86th LegislatureIssuesState HouseTaxes & SpendingOverview: House Bill 2, Texans, and their Property Taxes

House Bill 2 is postponed until April 30, after house exempts school districts and other special taxing units from the bill.
and April 29, 2019
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With its companion bill — Senate Bill 2 — having already been approved, the Texas House’s stab at property tax reform will soon come to the floor for debate. Like its Senate version, House Bill 2 places a percent increase cap on property tax collecting bodies before triggering a ratifying election. Like the original version of SB 2, that cap is placed at 2.5 percent — but unlike the Senate version, HB 2 exempts hospitals, community colleges, independent school districts, and emergency services from the election trigger threshold.

The current threshold allows voters to petition for a referendum if an increase is over eight percent in a given year. In addition to the tax rate cap, an exemption could allow certain entities to raise $250,000 in new property taxes in a year, regardless of the percent increase that would create. This new revenue enrichment provision would apply to any entity that brings in less than $7,142,857.14 per year in property taxes. Meaning, the percent increase threshold of 3.5 percent would not apply.

The exemption amount would take effect in 2020 and vary by year based on the state comptroller’s evaluation.

The House version, like SB 2, does not explicitly cut property taxes, but rather restricts their ability to grow year by year. HB 2 has received similar public support from Texas state officials as its Senate counterpart.

Lt. Governor Dan Patrick said in a statement released on January 31, “The Governor, the Speaker and I are united to address the number one priority of Texans across the state — reducing the escalating growth of property taxes.”

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On Twitter, Speaker Dennis Bonnen said he was “very proud” of the effort led by Rep. Dustin Burrows (R-Lubbock) to address Texans’ rising property taxes.

Burrows suggested on April 24 that HB 2 will be substituted with SB 2 and passed through committee in the days ahead.

The issue of property tax reform has endured its share of controversy this legislative session, as evident by the arduous levels of process and debate HB 2 has withstood thus far.

The Ways and Means committee voted HB 2 out of committee after a substitute proposed by Representative Jim Murphy (R-Houston) was adopted, exempting school districts and other special taxing units from the bill.

The committee substitute was offered in the early hours of the morning on March 28 following the passage of HB 1, the House’s version of the state budget.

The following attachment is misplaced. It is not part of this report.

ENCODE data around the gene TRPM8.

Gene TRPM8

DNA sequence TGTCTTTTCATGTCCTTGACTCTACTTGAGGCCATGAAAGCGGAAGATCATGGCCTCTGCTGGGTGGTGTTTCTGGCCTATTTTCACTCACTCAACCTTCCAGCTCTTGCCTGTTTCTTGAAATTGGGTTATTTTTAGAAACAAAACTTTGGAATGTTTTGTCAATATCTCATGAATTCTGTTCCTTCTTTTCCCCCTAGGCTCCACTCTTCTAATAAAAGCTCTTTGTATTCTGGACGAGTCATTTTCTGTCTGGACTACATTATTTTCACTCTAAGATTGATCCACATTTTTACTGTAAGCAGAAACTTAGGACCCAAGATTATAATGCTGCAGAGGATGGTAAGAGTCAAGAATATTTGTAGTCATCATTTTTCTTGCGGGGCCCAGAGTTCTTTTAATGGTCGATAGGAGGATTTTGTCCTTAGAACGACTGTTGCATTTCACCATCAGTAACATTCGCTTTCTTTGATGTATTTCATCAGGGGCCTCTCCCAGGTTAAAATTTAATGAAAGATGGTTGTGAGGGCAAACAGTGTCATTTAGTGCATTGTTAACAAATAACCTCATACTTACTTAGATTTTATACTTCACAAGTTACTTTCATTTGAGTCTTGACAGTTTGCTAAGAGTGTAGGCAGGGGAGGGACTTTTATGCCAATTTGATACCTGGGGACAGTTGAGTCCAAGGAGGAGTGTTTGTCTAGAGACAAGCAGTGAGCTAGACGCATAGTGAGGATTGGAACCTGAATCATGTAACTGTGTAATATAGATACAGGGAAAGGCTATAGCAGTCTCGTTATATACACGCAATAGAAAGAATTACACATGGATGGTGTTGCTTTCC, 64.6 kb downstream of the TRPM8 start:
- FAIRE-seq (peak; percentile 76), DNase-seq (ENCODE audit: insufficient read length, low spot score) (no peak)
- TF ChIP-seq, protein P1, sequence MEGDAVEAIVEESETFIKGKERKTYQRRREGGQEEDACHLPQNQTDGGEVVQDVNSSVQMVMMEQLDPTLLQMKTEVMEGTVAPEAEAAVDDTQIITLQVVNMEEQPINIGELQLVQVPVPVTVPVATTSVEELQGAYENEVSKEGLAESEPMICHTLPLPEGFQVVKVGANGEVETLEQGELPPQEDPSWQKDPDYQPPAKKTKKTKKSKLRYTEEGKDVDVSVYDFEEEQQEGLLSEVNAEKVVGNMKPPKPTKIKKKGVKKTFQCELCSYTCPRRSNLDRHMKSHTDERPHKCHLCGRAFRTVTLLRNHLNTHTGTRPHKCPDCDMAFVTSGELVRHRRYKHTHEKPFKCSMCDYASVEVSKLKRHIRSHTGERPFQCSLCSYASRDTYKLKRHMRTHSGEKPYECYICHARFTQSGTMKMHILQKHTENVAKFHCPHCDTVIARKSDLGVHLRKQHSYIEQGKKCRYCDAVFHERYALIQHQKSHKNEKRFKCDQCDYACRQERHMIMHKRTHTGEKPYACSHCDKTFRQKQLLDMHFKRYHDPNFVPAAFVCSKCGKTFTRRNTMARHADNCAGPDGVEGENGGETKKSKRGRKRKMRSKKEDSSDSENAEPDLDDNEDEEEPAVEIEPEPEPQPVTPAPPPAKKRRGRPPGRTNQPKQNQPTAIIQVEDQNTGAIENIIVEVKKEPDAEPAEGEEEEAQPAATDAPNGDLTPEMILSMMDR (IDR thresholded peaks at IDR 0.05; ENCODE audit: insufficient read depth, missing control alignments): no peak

Members of the Texas Freedom Caucus, arguably comprised of the most conservative members in the House, have been known to historically pull their Republican-majority chamber further to the right. They have been vocal about their desire to see substantial property tax reform pass this legislative session.

The caucus issued a Facebook statement on April 10, stating “Significant, lasting property tax relief is our mission. We agree with the Republican Party Platform which calls for a broad-based consumption tax to replace the public school maintenance and operations property taxes.”

Democrat members of the house are mostly in opposition to the bill, citing public school funding and local government tax burdens as their concerns. The Texan reached out to Rep. Trey Martinez Fisher (D-San Antonio), who refused comment and Rep. Eddie Rodriguez (D-Austin), whose office did not provide further comment on its opposition. Both sit on the Ways & Means Committee overseeing the bill.

Only one Democrat on the committee voted for the bill, Rep. Ryan Guillen (D-Rio Grande City), who also serves as the vice chair of the committee.

Additional drama ensued on April 11, when Rep. Briscoe Cain (R-Deer Park) publicly stated that he was under the impression that Governor Greg Abbott would not sign the bill without ISDs included under the 2.5 percent cap. Since then, debate on HB 2 has been delayed three times by Chairman Burrows.

Reconsideration of the bill is currently scheduled to take place on Tuesday, April 30.

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Brad Johnson

Brad Johnson is an Ohio native who graduated from the University of Cincinnati in 2017. He is an avid sports fan who most enjoys watching his favorite teams continue their title drought throughout his cognizant lifetime. In his free time, you may find Brad quoting Monty Python productions and trying to calculate the airspeed velocity of an unladen swallow.